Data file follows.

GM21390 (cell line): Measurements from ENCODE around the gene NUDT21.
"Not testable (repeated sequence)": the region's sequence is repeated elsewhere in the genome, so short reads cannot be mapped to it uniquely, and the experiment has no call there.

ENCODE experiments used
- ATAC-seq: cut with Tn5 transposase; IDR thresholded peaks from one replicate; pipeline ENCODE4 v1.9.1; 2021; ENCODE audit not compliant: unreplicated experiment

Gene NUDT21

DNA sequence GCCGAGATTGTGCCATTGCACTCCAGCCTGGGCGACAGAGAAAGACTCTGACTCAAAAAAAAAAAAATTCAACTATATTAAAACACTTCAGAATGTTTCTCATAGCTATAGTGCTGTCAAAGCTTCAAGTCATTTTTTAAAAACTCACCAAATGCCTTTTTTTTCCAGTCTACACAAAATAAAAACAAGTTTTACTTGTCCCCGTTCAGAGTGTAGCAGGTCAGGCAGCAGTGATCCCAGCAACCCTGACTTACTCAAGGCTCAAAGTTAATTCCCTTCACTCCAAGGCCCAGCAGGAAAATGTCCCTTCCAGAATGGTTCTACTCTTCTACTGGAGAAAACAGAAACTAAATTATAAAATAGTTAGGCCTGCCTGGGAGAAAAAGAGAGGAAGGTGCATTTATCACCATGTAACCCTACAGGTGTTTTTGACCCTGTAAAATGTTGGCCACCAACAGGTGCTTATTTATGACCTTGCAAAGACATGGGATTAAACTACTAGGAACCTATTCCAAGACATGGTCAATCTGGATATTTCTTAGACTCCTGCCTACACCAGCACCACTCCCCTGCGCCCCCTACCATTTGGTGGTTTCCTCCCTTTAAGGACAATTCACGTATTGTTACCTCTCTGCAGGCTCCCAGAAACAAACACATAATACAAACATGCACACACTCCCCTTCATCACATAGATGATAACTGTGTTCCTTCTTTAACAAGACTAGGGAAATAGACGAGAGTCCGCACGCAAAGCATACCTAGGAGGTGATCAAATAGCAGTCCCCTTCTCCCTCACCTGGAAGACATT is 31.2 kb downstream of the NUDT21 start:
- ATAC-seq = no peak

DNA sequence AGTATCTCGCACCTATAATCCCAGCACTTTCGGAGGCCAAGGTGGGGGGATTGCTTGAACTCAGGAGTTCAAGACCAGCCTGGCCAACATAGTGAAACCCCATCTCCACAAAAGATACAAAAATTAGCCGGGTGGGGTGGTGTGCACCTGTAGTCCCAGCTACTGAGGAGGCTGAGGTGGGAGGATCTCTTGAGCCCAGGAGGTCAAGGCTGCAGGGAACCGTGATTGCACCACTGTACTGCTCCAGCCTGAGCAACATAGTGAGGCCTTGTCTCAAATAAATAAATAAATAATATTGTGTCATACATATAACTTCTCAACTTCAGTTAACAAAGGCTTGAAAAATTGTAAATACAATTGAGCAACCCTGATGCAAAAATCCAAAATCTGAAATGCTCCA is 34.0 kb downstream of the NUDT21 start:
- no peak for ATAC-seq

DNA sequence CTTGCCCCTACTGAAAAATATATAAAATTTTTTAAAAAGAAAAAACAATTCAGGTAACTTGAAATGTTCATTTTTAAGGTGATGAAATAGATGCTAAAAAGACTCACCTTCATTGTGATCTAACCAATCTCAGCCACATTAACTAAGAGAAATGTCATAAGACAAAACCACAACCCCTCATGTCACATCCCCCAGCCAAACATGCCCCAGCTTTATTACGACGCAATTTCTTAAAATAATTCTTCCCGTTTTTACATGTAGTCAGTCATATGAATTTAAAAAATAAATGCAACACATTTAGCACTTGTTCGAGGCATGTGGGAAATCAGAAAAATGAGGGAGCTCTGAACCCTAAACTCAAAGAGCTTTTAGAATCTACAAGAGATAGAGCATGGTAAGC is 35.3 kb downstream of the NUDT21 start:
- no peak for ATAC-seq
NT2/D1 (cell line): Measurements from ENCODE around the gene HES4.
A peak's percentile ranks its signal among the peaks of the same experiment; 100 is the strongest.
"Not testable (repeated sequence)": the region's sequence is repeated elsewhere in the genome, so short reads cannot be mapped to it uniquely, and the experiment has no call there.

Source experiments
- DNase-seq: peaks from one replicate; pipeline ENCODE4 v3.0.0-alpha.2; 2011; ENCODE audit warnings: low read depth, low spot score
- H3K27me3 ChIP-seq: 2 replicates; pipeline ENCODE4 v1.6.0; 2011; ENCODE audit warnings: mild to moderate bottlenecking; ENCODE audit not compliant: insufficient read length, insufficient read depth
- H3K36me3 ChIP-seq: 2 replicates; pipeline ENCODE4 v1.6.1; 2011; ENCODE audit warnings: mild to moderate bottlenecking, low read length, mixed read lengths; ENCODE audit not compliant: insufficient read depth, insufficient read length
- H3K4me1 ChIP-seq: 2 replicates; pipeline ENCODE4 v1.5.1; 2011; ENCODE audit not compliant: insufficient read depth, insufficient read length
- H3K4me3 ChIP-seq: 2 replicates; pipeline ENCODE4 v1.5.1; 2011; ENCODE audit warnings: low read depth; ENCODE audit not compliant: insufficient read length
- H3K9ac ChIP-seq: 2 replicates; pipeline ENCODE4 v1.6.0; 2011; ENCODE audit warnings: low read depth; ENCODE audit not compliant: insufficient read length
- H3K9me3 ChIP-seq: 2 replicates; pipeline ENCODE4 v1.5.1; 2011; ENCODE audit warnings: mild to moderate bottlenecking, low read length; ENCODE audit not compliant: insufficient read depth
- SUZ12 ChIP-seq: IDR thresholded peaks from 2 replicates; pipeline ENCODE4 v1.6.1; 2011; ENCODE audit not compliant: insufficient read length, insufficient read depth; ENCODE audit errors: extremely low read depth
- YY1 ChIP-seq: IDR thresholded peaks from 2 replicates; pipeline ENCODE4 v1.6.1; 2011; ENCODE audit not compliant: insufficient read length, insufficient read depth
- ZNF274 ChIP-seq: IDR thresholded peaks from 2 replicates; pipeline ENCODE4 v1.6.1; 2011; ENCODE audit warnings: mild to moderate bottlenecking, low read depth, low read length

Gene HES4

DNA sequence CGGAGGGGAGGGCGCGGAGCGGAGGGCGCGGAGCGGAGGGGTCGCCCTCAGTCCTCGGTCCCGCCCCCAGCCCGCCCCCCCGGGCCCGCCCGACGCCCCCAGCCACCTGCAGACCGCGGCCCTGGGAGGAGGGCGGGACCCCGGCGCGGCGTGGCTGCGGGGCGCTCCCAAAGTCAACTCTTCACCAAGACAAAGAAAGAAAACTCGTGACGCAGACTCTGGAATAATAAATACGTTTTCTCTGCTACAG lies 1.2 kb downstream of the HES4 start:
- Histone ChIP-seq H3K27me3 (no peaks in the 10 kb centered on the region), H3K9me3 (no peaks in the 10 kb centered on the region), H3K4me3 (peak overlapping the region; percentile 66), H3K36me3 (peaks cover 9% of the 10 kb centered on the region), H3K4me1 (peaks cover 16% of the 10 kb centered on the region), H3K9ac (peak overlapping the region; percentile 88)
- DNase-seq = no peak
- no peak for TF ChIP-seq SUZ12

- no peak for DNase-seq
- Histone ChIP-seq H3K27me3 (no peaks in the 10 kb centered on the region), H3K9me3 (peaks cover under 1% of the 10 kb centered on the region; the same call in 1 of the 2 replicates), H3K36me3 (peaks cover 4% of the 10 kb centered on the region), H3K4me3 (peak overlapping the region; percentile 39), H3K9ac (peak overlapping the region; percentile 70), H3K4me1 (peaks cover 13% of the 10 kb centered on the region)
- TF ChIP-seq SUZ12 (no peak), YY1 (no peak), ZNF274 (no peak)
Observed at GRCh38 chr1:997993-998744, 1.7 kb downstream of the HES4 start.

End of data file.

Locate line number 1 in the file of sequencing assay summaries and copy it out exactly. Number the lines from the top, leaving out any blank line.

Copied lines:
GM21390 (cell line): Measurements from ENCODE around the gene NUDT21.